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Health

Apparently Staring at Food Porn Can Actually Make You Lose Your Appetite

foodporn

Last week we wrote about this Japanese smartphone app that tricked you into fullness with the help of a fancy smell cartridge and some food photography. The idea was, if you couldn’t afford meat that day, you could just call up the app and enjoy the sight and smell of grilled Korean BBQ alongside your paltry bowl of rice.

Well, it turns out that science was actually right this time. According to a recent study from researchers at Brigham Young University, “over-exposure to food imagery increases people’s satiation,” or “the drop in enjoyment with repeated consumption.” In other words, staring at pictures of food porn too long tricks your brain into thinking you’ve already eaten that food.

“In a way, you’re becoming tired of that taste without even eating the food,” the study’s coauthor and BYU professor Ryan Elder, said in the press release. “It’s sensory boredom – you’ve kind of moved on. You don’t want that taste experience anymore.”

Elder and his fellow researchers came to this conclusion after asking 232 participants to look at 60 photos of either sweet or salty food, and then having those participants eat peanuts. They found the people who looked at the salty food enjoyed the peanuts significantly less than those who looked at sweet food, even if none of the photos they observed strictly featured peanuts. The familiar sensation of saltiness was still enough to register.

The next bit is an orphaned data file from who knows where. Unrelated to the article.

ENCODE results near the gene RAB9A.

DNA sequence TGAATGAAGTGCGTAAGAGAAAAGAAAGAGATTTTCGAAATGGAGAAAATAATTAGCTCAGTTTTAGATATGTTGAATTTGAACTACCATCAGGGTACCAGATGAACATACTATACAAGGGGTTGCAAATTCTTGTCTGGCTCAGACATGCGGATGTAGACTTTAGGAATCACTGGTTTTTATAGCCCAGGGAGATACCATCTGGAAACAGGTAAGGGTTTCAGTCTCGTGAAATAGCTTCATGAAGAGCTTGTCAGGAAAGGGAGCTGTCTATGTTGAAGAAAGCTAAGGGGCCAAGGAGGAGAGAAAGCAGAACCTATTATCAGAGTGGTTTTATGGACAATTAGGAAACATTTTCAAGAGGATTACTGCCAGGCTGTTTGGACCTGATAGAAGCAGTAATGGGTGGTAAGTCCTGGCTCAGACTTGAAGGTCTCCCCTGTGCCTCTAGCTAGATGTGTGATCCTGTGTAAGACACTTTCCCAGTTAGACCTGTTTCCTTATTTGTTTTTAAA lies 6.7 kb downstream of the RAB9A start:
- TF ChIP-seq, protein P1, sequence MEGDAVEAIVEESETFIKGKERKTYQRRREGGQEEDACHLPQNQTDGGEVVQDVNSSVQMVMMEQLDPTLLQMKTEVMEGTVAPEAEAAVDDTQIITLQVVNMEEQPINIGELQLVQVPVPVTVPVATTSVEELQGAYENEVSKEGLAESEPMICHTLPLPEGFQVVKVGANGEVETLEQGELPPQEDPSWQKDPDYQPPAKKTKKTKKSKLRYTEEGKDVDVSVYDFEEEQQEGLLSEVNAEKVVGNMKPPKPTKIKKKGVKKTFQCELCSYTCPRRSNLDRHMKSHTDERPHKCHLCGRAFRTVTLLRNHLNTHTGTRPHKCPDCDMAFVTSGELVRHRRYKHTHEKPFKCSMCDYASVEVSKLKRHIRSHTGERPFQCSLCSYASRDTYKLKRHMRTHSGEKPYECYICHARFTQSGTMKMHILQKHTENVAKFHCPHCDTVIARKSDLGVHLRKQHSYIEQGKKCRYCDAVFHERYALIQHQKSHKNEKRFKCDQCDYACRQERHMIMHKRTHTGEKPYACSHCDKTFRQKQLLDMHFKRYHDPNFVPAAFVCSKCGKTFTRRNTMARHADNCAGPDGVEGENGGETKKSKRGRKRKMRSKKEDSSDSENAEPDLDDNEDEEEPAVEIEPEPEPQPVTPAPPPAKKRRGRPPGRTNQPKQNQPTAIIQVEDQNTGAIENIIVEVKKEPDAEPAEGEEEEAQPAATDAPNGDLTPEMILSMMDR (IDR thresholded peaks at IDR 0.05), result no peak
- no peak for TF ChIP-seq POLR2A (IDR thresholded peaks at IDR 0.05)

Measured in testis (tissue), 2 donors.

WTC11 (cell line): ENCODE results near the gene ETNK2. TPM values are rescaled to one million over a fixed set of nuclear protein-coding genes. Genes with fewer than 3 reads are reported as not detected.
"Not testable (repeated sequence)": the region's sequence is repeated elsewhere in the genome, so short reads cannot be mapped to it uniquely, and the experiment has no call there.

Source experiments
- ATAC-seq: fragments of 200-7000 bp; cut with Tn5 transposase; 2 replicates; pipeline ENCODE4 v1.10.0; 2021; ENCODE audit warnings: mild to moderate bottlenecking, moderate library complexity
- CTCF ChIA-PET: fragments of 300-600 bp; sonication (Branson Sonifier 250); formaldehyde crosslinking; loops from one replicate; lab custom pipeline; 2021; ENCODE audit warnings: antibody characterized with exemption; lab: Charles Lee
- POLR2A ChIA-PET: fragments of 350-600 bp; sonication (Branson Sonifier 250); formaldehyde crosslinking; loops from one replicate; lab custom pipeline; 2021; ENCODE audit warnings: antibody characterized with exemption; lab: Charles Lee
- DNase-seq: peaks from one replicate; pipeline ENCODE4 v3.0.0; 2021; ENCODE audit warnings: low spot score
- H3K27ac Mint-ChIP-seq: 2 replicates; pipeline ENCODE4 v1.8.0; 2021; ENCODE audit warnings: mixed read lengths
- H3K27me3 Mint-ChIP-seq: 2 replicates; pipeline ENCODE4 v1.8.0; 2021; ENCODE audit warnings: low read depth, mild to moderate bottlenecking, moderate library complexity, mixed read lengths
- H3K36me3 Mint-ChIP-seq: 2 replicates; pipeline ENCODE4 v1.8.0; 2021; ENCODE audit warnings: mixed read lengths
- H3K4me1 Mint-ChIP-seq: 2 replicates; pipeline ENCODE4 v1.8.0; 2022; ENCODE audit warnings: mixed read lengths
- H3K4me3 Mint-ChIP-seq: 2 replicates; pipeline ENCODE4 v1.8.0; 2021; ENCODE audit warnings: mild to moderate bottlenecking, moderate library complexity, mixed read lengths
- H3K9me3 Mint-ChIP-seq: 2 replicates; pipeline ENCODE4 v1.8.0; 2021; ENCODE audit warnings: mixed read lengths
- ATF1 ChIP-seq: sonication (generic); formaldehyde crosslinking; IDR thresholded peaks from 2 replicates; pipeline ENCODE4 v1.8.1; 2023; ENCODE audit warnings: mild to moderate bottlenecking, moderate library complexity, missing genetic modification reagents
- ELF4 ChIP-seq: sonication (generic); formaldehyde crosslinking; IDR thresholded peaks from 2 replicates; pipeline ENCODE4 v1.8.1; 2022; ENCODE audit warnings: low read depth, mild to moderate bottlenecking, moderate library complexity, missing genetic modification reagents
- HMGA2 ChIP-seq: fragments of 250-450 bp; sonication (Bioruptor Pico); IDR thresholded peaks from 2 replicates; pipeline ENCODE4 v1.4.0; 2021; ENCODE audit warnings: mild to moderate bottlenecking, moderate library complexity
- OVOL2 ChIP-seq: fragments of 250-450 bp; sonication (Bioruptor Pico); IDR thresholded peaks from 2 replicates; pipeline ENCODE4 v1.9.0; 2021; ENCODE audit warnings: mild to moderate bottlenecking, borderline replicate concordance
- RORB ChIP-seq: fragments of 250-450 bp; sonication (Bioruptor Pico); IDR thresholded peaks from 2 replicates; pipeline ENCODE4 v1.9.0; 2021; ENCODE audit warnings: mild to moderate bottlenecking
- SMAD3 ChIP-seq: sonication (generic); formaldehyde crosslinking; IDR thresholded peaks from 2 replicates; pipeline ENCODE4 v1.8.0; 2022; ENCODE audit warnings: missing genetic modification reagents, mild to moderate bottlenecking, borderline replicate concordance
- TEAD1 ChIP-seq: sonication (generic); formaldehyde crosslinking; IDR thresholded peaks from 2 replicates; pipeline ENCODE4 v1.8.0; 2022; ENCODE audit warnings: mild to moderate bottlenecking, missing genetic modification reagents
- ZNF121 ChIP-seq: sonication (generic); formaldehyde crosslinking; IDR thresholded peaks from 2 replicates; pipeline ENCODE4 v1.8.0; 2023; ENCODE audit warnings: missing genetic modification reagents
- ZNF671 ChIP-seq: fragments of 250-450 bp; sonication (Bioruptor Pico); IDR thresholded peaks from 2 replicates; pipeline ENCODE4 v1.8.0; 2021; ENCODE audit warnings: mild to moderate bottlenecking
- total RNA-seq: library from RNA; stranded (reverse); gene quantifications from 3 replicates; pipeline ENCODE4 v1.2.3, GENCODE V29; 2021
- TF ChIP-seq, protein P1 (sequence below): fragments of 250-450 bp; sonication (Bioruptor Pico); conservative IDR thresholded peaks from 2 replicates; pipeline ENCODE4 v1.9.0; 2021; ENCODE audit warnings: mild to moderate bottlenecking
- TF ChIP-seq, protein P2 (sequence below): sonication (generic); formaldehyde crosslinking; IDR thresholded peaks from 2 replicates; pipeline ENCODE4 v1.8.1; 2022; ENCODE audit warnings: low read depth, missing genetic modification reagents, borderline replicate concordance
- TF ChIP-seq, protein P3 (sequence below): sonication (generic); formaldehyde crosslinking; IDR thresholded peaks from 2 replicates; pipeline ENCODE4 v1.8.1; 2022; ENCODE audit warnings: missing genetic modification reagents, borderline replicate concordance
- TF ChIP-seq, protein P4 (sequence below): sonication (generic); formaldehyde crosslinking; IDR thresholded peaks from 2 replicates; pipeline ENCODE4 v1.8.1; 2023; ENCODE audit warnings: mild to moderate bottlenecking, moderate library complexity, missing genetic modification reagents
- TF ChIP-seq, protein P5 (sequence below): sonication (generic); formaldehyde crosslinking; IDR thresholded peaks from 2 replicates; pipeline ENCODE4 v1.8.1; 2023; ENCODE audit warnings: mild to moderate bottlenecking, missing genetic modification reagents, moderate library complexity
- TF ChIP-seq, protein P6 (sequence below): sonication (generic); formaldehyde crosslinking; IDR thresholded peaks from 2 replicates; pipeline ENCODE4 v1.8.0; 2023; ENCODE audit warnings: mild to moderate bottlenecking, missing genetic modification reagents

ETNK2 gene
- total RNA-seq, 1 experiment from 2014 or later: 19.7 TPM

According to the BYU article, however, it takes a good amount of photographs in order for this satiation to set in, so there’s no need to shield your eyes whenever your foodie friend posts to Instagram. It doesn’t say whether the effect works when looking at photos of food you’ve never had before though.

Now if you’ll excuse me, I’m going to head over to flickr. I have a couple tasting menus I’ve been dying to try.

H/T + PicThx BYU

Categories
Health

Science Proves That 2 Divided by 2 Equals 5, At Least When it Comes to Portion Control

When I was a kid, my economical little brother discovered a way to make his fast food give him more bang for his (or our parents’) buck. By tearing up his five measly chicken Mcnuggets into dozens of smaller pieces, he deduced that he would eventually end up having more chicken and therefore, a bigger meal.

At the time, I chalked it up to his embryonic math skills, but a new study suggests eating smaller pieces actually results in greater feelings of fullness and satisfaction in both humans and animals.

So guess what little bro? Turns out you were right.

The study, led by Davina Wadhera of Arizona State University, tested both rat and human responses to whole and cut food portions. Rats that were offered 30 (10 mg) food pellets vs. one (300 mg) food pellet seemed to prefer and “ran faster” toward the group of 30. Humans who were offered a choice between a whole bagel and a cut-up one ended up eating more in a later test lunch if they chose the whole bagel over the bagel pieces.

“This shows that food cut into multiple pieces may be more satiating than a single, uncut portion of food,” researchers said. This phenomenon in turn, they suggest, can be attributed to the fact that smaller pieces “may perceptually look more and therefore elicit greater satiation than the same portion presented as a single, large piece.”

So next time you’re trying to cut down on your meal portions, treat yourself to a little optical illusion magic and suspension of disbelief. At least your brain will think you’re eating more, even if you know you aren’t.

[Via Food Navigator]